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Japan must rethink customs on product quality: Toray chief

Practice of accepting inferior goods used as cover in materials scandals

Toray Industries President Akihiro Nikkaku spoke with The Nikkei on Monday after a subsidiary was found to have falsified product quality data.

TOKYO -- A Japanese business practice abused in a string of manufacturing scandals may need to be re-evaluated, the president of materials maker Toray Industries has suggested after a subsidiary contributed to the problem.

President Akihiro Nikkaku apologized once again Monday for the falsification of product quality data uncovered recently at the Toray Hybrid Cord unit. "Unpardonably, the sense of duty around abiding by contracts was weak," he said in an interview with The Nikkei.

The system of Japanese Industrial Standards lets manufacturers ship products that fall below specifications such as strength or dimensions with the consent of the buyer, in a practice known as tokusai.

But this practice apparently was used as a cover at several Japanese manufacturers, which were found lately to have faked quality data and sold the inferior products without the client's permission. Such abuses were exposed at Kobe Steel in October, and more recently at Mitsubishi Materials subsidiaries.

Two successive product quality overseers at a Toray Hybrid Cord plant in Aichi Prefecture were found to have doctored data on tire cord, a strength-reinforcing material for automobile tires. The products were shipped to clients despite lacking the agreed-upon quality.

The unit's actions did not affect product safety and thus were not illegal. But overseeing product quality is "the most basic of basics," said Nikkaku, who added that selling products lacking the specified quality "cannot be tolerated." Toray Hybrid Cord's president was replaced Friday by Masahiro Aoki, who was sent over from the parent. The company aims to establish steps this month to remove human involvement between the stages of testing quality and issuing inspection certificates.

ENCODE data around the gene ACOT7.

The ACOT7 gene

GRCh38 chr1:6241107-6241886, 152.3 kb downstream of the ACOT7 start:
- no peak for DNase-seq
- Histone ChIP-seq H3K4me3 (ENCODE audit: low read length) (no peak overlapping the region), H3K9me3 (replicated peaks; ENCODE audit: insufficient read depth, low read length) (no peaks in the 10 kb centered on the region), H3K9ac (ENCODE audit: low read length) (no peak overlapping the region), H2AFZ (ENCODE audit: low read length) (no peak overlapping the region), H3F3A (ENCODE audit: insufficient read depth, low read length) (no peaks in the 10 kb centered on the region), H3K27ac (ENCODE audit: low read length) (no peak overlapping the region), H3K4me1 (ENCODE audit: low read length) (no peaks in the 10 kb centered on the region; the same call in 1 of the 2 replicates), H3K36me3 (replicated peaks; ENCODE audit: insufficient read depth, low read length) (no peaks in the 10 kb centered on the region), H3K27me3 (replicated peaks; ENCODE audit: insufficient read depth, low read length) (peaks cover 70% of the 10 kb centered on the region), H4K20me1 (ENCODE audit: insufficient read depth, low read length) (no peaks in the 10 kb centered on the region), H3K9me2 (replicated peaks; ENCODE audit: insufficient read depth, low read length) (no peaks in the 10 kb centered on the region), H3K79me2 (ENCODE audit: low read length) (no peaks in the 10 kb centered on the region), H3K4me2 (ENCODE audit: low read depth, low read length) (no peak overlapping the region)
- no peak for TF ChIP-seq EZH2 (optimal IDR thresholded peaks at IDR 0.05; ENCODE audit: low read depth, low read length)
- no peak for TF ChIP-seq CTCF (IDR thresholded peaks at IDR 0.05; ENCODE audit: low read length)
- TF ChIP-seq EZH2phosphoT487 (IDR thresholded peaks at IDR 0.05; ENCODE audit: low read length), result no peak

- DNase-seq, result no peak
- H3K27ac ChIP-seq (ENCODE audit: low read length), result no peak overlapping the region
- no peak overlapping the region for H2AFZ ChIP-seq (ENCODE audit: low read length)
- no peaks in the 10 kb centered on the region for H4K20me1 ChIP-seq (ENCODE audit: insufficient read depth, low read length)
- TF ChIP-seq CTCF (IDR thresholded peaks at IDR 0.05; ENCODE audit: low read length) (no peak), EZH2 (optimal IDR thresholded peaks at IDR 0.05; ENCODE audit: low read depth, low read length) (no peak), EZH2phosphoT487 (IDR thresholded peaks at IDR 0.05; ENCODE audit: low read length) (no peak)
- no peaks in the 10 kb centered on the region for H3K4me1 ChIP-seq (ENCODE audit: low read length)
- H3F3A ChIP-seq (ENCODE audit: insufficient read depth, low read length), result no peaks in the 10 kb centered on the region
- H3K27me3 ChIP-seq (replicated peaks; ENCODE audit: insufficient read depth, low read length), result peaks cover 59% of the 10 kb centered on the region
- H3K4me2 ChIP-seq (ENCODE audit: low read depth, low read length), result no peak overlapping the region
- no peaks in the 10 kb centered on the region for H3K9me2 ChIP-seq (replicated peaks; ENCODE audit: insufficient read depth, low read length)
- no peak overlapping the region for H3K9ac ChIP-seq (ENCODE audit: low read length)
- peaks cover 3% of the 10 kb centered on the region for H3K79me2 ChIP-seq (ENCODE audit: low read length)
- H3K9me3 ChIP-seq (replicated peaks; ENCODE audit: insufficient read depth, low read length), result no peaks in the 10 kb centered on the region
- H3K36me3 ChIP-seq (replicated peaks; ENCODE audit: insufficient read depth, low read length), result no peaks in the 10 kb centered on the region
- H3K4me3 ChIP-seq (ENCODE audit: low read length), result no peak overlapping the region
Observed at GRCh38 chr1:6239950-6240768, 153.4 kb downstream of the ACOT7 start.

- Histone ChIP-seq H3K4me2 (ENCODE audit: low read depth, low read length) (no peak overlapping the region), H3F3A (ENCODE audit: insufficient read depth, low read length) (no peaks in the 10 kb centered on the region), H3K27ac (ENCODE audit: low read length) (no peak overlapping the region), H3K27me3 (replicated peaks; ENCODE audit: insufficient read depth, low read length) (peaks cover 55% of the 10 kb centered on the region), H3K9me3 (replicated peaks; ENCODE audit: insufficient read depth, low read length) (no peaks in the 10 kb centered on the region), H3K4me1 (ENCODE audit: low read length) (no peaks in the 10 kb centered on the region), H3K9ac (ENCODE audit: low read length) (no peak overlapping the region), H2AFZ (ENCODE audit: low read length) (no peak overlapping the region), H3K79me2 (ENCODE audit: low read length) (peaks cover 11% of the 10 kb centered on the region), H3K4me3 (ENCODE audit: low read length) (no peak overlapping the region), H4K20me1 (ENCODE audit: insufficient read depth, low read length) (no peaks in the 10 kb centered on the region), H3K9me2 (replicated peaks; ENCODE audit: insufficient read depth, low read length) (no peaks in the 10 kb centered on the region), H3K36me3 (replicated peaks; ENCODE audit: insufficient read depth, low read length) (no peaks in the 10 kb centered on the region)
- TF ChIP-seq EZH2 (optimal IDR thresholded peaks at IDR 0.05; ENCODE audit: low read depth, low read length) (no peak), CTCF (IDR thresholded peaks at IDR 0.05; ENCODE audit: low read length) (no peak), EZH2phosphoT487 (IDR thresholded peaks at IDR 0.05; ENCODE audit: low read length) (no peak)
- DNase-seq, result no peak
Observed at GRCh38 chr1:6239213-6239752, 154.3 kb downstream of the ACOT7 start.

In Japan, "trusting relationships" between suppliers and clients allowed for tokusai to arise, Nikkaku said, because buyers thought they were receiving good-quality products even if they missed agreed-on levels. But in the West, he said, such practices "give the appearance of using low-quality products."

It may be necessary to "come up with some kind of new yardstick," the president said.

For instance, products could have separate purchase terms for different quality grades in aspects such as strength and durability. Clients would contract with suppliers based on absolute standards and accept nothing less. That would eliminate gray areas around acceptable levels, making quality easier to manage.

Masaaki Tsuya, CEO of tire maker Bridgestone, said changes are on the way for such hazy areas in the Japanese system. His company does business with Toray Hybrid Cord.

"Vague relationships are difficult to maintain," Tsuya said.

(Nikkei)

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